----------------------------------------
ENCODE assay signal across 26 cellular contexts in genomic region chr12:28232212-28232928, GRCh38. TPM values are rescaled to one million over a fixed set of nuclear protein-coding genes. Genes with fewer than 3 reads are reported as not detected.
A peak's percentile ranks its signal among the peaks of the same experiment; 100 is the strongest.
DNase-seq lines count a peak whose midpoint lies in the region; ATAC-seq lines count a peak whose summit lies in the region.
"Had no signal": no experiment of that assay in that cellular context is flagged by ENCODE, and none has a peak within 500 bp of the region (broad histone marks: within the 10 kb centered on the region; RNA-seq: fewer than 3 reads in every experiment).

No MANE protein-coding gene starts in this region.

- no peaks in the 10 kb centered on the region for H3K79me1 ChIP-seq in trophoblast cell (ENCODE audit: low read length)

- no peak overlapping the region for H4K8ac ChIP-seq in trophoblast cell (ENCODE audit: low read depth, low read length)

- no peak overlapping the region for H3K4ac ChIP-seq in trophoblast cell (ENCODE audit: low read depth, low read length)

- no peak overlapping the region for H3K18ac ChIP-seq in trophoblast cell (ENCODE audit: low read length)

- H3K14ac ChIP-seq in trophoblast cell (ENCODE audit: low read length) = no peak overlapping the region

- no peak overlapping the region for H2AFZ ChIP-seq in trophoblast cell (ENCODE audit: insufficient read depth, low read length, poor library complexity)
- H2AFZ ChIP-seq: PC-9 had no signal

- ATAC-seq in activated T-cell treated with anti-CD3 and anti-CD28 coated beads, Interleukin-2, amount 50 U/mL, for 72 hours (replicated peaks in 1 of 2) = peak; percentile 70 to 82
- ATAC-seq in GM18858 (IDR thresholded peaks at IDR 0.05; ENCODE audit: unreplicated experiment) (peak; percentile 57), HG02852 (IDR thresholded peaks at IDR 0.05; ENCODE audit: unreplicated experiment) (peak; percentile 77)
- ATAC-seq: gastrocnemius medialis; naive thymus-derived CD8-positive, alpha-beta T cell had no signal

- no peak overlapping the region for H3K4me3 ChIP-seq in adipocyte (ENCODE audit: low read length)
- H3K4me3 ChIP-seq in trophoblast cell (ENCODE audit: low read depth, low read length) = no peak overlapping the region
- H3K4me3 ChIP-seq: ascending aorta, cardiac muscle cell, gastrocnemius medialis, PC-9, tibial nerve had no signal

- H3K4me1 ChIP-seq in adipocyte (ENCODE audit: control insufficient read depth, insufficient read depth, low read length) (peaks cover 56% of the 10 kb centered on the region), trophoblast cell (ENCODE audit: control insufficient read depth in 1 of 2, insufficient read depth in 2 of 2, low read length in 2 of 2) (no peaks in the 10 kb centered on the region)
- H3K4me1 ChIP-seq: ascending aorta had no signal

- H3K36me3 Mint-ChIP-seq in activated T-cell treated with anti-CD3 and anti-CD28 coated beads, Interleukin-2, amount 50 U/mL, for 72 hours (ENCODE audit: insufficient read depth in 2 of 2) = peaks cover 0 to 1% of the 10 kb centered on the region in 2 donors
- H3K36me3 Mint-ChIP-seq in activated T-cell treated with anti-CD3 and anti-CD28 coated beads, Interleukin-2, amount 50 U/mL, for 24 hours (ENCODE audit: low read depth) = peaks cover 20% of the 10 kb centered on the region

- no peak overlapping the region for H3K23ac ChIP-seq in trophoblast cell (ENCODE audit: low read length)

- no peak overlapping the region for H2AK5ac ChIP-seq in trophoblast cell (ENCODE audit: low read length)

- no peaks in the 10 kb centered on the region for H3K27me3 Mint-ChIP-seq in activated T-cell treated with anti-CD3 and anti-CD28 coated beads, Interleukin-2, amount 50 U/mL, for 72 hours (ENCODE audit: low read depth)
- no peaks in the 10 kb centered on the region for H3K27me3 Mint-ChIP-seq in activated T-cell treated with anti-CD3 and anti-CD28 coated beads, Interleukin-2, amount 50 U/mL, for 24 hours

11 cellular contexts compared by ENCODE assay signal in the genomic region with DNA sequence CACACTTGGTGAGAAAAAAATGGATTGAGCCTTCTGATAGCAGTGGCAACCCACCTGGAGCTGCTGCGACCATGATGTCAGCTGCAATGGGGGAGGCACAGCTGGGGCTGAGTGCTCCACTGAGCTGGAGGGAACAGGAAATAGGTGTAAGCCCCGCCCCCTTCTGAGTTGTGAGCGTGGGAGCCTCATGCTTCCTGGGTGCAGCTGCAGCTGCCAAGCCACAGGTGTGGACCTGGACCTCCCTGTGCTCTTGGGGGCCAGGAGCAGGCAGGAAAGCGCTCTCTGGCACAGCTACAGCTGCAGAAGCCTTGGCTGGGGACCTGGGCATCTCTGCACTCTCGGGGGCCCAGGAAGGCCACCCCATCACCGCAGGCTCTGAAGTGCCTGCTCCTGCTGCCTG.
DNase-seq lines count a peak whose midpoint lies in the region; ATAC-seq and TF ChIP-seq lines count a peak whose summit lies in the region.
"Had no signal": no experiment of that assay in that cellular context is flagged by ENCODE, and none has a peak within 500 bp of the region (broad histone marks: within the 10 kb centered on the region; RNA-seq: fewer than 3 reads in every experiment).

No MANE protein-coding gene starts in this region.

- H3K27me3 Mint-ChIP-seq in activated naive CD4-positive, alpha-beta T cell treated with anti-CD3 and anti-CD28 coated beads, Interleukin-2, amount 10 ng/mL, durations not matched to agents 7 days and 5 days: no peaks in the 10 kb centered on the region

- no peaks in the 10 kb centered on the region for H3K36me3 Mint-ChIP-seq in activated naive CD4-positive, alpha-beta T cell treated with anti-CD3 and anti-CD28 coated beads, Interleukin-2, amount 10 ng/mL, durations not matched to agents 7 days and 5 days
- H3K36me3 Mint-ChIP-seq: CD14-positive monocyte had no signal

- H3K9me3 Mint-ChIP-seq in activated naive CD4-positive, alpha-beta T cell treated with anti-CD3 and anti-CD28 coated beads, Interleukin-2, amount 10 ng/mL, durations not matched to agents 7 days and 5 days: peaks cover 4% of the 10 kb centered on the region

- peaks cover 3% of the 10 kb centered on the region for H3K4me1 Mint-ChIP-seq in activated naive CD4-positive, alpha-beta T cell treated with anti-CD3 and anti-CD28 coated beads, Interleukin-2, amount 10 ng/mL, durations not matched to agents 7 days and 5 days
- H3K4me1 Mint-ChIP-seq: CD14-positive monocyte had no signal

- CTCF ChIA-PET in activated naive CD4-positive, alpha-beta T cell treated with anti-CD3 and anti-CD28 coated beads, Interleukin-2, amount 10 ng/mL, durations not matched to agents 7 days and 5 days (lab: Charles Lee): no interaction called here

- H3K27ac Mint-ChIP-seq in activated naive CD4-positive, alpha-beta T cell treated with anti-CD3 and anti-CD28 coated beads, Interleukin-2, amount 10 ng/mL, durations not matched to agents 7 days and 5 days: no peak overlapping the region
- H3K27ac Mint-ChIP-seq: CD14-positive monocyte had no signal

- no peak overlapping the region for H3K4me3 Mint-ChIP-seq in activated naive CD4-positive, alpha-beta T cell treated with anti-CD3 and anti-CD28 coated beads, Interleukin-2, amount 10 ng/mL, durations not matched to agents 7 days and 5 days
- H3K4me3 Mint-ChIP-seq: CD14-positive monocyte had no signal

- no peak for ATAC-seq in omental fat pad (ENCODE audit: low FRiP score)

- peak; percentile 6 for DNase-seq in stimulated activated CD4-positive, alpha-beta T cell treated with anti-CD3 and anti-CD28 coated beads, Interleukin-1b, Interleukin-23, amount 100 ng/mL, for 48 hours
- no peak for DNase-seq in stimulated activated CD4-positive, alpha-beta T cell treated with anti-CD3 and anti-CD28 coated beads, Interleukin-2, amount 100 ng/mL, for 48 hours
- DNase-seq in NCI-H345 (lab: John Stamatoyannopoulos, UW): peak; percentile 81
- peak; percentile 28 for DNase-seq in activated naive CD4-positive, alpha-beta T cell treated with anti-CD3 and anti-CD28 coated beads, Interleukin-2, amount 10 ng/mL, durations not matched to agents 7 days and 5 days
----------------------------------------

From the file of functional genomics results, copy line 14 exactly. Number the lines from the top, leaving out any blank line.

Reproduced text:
- ATAC-seq in GM18858 (IDR thresholded peaks at IDR 0.05; ENCODE audit: unreplicated experiment) (peak; percentile 57), HG02852 (IDR thresholded peaks at IDR 0.05; ENCODE audit: unreplicated experiment) (peak; percentile 77)